"Logic in Love" : analysis of John Nash's nobel prize speech in the movie "A Beautiful Mind"

Essay by filas86High School, 11th gradeA+, January 2004

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"I've always believed in numbers. In the equations and logics that lead to reason; but after a lifetime of such pursuits I ask, what truly is logic? Who decides reason? My quest has take me through the physical, the metaphysical, the delusional and back, and I have made the most important discovery of my career... the most important discovery of my life. It is only in the mysterious equations of love that any logical reasons can be found."

This is a quote from John Nash's fictional Nobel Prize speech. In actual fact, he was never asked to speak upon his acceptance of the prize. Regardless, this combination of words still speaks a powerful message, one that contradicts western society's modern beliefs that love is irrational. He states that the only logical reasons lie within a feeling, an emotion that we have termed 'love'. Nash was a man who lived his life based on "verifiable, empirical data".

He believed in something only when he could explain why. So why then would a mathematician of such high status ever state something that so blatantly went against his system of belief?

I believe that this statement came as a result Nash's ordeal with schizophrenia. Because of his mental disease Nash was forced to look at life in a more idealistic way. His trust in substantial proof was challenged because his senses had betrayed him. His mind was no longer trustworthy. He saw and talked and interacted with people that did not exist, people that only he could see. Everything he believed in was based on his ability to prove its truth. When his judgement turned out to be flawed he needed to discover another way to find the truth, a way that could differentiate his delusions from reality; a new form of logic.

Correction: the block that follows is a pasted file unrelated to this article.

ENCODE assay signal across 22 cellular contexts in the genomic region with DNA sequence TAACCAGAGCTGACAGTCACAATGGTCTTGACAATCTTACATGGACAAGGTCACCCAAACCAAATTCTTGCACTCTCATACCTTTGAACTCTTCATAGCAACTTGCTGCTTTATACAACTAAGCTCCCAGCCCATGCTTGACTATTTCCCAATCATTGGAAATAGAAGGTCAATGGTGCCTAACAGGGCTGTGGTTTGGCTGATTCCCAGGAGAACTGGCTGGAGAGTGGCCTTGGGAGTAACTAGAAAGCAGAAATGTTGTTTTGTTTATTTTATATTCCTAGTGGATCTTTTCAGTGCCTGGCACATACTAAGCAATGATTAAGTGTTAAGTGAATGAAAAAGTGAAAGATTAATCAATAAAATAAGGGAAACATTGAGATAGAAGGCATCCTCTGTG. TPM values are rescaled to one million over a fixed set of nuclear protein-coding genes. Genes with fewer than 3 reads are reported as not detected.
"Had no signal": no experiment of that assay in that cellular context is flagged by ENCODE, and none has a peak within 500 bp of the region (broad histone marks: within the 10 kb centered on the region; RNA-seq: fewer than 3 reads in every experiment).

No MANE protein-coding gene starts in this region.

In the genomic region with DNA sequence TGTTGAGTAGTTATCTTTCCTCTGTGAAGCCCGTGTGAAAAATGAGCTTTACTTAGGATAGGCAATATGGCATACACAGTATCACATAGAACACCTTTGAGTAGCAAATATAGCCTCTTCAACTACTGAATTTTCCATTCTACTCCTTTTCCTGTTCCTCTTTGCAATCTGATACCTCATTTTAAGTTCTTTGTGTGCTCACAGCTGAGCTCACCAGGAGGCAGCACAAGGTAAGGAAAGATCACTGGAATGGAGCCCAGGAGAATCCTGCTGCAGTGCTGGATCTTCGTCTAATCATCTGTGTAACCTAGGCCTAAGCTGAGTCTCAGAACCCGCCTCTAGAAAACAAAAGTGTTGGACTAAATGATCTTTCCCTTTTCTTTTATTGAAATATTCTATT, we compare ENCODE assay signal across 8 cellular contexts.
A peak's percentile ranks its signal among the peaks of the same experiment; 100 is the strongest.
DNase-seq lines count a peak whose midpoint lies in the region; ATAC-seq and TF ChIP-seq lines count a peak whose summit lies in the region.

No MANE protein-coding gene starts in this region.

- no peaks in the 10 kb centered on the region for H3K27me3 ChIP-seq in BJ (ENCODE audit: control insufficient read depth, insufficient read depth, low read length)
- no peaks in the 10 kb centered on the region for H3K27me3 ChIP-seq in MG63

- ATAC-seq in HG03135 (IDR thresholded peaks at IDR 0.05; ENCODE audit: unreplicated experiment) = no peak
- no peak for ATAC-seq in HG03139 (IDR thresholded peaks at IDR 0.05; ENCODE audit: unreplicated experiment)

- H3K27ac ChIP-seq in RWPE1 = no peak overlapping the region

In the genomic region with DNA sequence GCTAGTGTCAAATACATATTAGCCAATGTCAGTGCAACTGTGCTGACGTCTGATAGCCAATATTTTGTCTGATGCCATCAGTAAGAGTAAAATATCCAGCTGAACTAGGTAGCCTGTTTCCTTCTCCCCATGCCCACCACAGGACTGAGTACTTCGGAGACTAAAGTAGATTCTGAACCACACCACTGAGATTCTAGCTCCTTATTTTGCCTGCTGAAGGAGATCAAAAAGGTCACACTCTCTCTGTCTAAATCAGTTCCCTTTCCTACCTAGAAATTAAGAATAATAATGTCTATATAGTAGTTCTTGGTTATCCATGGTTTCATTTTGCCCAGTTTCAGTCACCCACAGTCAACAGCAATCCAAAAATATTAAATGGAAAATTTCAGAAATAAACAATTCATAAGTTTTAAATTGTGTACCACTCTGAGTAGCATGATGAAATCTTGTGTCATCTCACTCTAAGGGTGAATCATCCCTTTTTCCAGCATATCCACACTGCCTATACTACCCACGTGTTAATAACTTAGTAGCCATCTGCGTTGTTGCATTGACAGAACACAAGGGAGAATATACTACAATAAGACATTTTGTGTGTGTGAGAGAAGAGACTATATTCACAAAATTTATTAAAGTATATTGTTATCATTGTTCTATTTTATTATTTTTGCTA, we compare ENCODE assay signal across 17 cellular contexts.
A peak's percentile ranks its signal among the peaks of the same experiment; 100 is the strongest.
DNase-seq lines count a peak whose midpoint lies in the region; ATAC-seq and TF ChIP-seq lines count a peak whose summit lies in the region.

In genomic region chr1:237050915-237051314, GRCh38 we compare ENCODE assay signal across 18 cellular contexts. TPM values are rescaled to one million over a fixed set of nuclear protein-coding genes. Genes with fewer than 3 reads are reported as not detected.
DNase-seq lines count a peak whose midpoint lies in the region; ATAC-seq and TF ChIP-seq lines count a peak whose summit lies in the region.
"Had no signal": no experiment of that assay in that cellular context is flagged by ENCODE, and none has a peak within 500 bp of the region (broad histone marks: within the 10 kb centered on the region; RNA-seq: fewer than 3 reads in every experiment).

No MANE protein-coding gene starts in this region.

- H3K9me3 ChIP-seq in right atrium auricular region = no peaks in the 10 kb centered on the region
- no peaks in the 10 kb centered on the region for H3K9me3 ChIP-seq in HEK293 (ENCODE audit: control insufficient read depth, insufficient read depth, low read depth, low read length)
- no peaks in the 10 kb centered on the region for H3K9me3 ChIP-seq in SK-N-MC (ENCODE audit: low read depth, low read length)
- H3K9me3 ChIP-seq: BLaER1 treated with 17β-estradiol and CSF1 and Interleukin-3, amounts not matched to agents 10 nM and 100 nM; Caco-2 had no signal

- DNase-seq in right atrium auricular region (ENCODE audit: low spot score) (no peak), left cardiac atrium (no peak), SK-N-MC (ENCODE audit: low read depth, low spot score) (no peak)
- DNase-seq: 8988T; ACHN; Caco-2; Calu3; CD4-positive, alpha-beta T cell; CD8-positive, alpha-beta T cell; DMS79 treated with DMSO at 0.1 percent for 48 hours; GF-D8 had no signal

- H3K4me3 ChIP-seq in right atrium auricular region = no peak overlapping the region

Logic is defined as the science or method of reasoning. Most reasoning is dependent on visible, inarguable fact. However, John's new logic depended largely on the effects of something. He knew that his delusions had no interaction with the physical world. The little girl as she ran through the pigeons could not scatter them no matter how much she shouted and "the prodigal roommate" could not open doors on his own. In observation of this his decisions about whether something was real or not depended on the effect it had on reality.

John Nash goes on to say that his wife's love is the only reason he stood on a stage in Switzerland accepting the Nobel Prize. That she was the only reason he was alive; solely because of her love and devotion, her faith in his ability to overcome and her belief that something extraordinary was possible. The astonishing effect that love had on his mental health was in fact his "verifiable, empirical data". No other person had ever before lived normally with schizophrenia, yet Nash was able to overcome his delusion and continue his work exclusively because of the support his wife's love provided.

When John Nash asked his future wife whether or not their love warranted a long-term commitment she asked him, "How big is the universe?" He replied, "Infinite." She retorted, "How do you know?" and he replied, "I know because all the data indicates it's infinite." She continued, "But it hasn't been proven yet."

"No." he said. She continued to question, "You haven't seen it?"

"No," he repeated. "How do you know for sure?" she asked.

"I don't, I just believe it," he responded. She finished, "It's the same with love I guess." She had challenged him to think outside simple definitions of reality and to trust in what he knew in his heart to be right instead of what could be proven by an algorithm. So there must be some truth to his statement. There may be no physical presence of love but it can be compared to the wind. You cannot see it but its effects can be felt and can be seen in the most incredible works.